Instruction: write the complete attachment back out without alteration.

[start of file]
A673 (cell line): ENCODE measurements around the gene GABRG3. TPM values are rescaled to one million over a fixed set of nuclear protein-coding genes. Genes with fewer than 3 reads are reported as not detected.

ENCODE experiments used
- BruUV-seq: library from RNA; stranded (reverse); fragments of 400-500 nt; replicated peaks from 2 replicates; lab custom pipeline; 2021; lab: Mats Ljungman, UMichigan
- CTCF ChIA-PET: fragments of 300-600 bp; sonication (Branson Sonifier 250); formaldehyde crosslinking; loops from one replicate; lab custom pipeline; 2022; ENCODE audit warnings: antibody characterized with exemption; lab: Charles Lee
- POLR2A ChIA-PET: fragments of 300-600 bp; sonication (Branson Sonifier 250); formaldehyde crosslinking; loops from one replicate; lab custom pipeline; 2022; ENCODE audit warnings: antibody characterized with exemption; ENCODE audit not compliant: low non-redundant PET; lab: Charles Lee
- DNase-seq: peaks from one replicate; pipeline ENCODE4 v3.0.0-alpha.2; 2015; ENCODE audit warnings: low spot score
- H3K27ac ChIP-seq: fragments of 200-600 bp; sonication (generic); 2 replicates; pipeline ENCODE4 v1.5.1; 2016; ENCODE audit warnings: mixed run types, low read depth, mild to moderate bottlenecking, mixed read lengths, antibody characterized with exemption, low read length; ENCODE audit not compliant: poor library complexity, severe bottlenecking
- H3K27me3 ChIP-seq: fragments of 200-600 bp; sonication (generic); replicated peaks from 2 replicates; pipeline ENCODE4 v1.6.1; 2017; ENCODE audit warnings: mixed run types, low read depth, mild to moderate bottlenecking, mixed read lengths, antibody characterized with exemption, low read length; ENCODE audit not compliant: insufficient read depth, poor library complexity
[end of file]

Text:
A673 (cell line): ENCODE measurements around the gene GABRG3. TPM values are rescaled to one million over a fixed set of nuclear protein-coding genes. Genes with fewer than 3 reads are reported as not detected.

ENCODE experiments used
- BruUV-seq: library from RNA; stranded (reverse); fragments of 400-500 nt; replicated peaks from 2 replicates; lab custom pipeline; 2021; lab: Mats Ljungman, UMichigan
- CTCF ChIA-PET: fragments of 300-600 bp; sonication (Branson Sonifier 250); formaldehyde crosslinking; loops from one replicate; lab custom pipeline; 2022; ENCODE audit warnings: antibody characterized with exemption; lab: Charles Lee
- POLR2A ChIA-PET: fragments of 300-600 bp; sonication (Branson Sonifier 250); formaldehyde crosslinking; loops from one replicate; lab custom pipeline; 2022; ENCODE audit warnings: antibody characterized with exemption; ENCODE audit not compliant: low non-redundant PET; lab: Charles Lee
- DNase-seq: peaks from one replicate; pipeline ENCODE4 v3.0.0-alpha.2; 2015; ENCODE audit warnings: low spot score
- H3K27ac ChIP-seq: fragments of 200-600 bp; sonication (generic); 2 replicates; pipeline ENCODE4 v1.5.1; 2016; ENCODE audit warnings: mixed run types, low read depth, mild to moderate bottlenecking, mixed read lengths, antibody characterized with exemption, low read length; ENCODE audit not compliant: poor library complexity, severe bottlenecking
- H3K27me3 ChIP-seq: fragments of 200-600 bp; sonication (generic); replicated peaks from 2 replicates; pipeline ENCODE4 v1.6.1; 2017; ENCODE audit warnings: mixed run types, low read depth, mild to moderate bottlenecking, mixed read lengths, antibody characterized with exemption, low read length; ENCODE audit not compliant: insufficient read depth, poor library complexity